MacKenzie, Jr., Clyde L. (2001) The Fisheries for Mangrove Cockles,Anadaraspp., from Mexico to Peru, With Descriptions of Their Habitats and Biology, the Fishermen’s Lives, and the Effects of Shrimp Farming. Marine Fisheries Review, 63(1), pp. 1-39.
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This paper provides the first description of the mangrove cockle, Anadara spp., fisheries throughout their Latin American range along the Pacific coast from Mexico to Peru. Two species, A. tuberculosa and A. grandis, are found over the entire range, while A. similis occurs from El Salvador to Peru. Anadara tuberculosa is by far the most abundant, while A. grandis has declined in abundance during recent decades. Anadara tuberculosa and A. similis occur in level mud sediments in mangrove swamps, comprised mostly of Rhizophora mangle, which line the main-lands and islands of lagoons, whereas A. grandis inhabits intertidal mud flats along the edges of the same mangrove swamps. All harvested cockles are sexually mature. Gametogenesis of the three species occurs year round, and juvenile cockles grow rap-idly. Cockle densities at sizes at least 16–42 mm long ranged from 7 to 24/m2 in Mexico. Macrofaunal associates of cockles include crustaceans, gastropods, and finfishes. The mangrove swamps are in nearly pristine condition in every country except Honduras, Ecuador, and Peru, where shrimp farms constructed in the 1980’s and 1990’s have destroyed some mangrove zones. In addition, Hurricane Mitch destroyed some Honduran mangrove swamps in 1998. About 15,000 fishermen, including men, women, and children, harvest the cockles. Ecuador has the largest tabulated number of fishermen, 5,055, while Peru has the fewest, 75. Colombia has a large number, perhaps exceeding that in Ecuador, but a detailed census of them has never been made. The fishermen are poor and live a meager existence; they do not earn sufficient money to purchase adequate food to allow their full health and growth potential. They travel almost daily from their villages to the harvesting areas in wooden canoes and fiberglass boats at low tide when they can walk into the mangrove swamps to harvest cockles for about 4 h. Harvest rates, which vary among countries owing to differences in cockle abundances, range from about 50 cockles/fisherman/day in El Salvador and Honduras to 500–1,000/ fisherman/day in Mexico. The fishermen return to their villages and sell the cockles to dealers, who sell them mainly whole to market outlets within their countries, but there is some exporting to adjacent countries. An important food in most countries, the cockles are eaten in seviche, raw on the half-shell, and cooked with rice. The cockles are under heavy harvesting pressure, except in Mexico, but stocks are not yet being depleted because they are harvested at sizes which have already spawned. Also some spawning stocks lie within dense mangrove stands which the fishermen cannot reach. Consumers fortunately desire the largest cockles, spurning the smallest. Cockles are important to the people, and efforts to reduce the harvests to prevent overfishing would lead to severe economic suffering in the fishing communities. Pro-grams to conserve and improve cockle habitats may be the most judicious actions to take. Preserving the mangrove swamps intact, increasing their sizes where possible, and controlling cockle predators would lead to an increase in cockle abundance and harvests. Fishes that prey on juvenile cockles might be seined along the edges of swamps before the tide rises and they swim into the swamps to feed. Transplanting mangrove seedlings to suitable areas might increase the size of those habitats. The numbers of fishermen may increase in the future, because most adults now have several children. If new fishermen are tempted to harvest small, immature cockles and stocks are not increased, minimum size rules for harvestable cockles could be implemented and enforced to ensure adequate spawning.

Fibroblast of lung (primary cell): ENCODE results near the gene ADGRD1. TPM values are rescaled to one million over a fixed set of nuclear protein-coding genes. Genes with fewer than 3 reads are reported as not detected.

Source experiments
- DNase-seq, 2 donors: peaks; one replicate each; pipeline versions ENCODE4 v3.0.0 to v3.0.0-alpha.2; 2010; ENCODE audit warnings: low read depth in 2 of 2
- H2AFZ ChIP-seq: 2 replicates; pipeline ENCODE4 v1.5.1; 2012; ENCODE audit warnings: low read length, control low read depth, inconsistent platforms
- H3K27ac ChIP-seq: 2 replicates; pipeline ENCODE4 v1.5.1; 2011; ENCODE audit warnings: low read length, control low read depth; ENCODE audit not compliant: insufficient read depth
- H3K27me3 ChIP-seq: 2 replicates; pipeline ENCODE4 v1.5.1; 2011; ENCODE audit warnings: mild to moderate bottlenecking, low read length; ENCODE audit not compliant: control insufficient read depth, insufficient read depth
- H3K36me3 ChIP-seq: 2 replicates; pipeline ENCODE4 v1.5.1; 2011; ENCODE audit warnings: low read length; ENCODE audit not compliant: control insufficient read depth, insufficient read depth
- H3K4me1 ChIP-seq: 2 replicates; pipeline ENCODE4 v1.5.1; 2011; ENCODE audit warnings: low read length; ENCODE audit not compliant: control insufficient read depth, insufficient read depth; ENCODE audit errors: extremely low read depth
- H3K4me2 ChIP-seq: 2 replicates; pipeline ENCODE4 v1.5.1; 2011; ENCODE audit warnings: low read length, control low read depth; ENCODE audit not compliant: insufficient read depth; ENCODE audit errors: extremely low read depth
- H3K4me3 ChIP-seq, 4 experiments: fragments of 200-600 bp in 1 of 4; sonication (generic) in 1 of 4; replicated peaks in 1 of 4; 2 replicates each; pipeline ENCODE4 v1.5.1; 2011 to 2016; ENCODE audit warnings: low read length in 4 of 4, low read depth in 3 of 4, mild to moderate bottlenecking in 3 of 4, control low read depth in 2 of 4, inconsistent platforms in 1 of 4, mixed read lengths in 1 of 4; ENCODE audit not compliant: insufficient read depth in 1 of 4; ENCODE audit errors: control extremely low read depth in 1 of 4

|Title:||The Fisheries for Mangrove Cockles,Anadaraspp., from Mexico to Peru, With Descriptions of Their Habitats and Biology, the Fishermen’s Lives, and the Effects of Shrimp Farming|
|Journal or Publication Title:||Marine Fisheries Review|
|Page Range:||pp. 1-39|
|Issuing Agency:||United States National Marine Fisheries Service|
|Depositing User:||Patti M. Marraro|
|Date Deposited:||16 Aug 2012 14:34|
|Last Modified:||16 Aug 2012 14:34|
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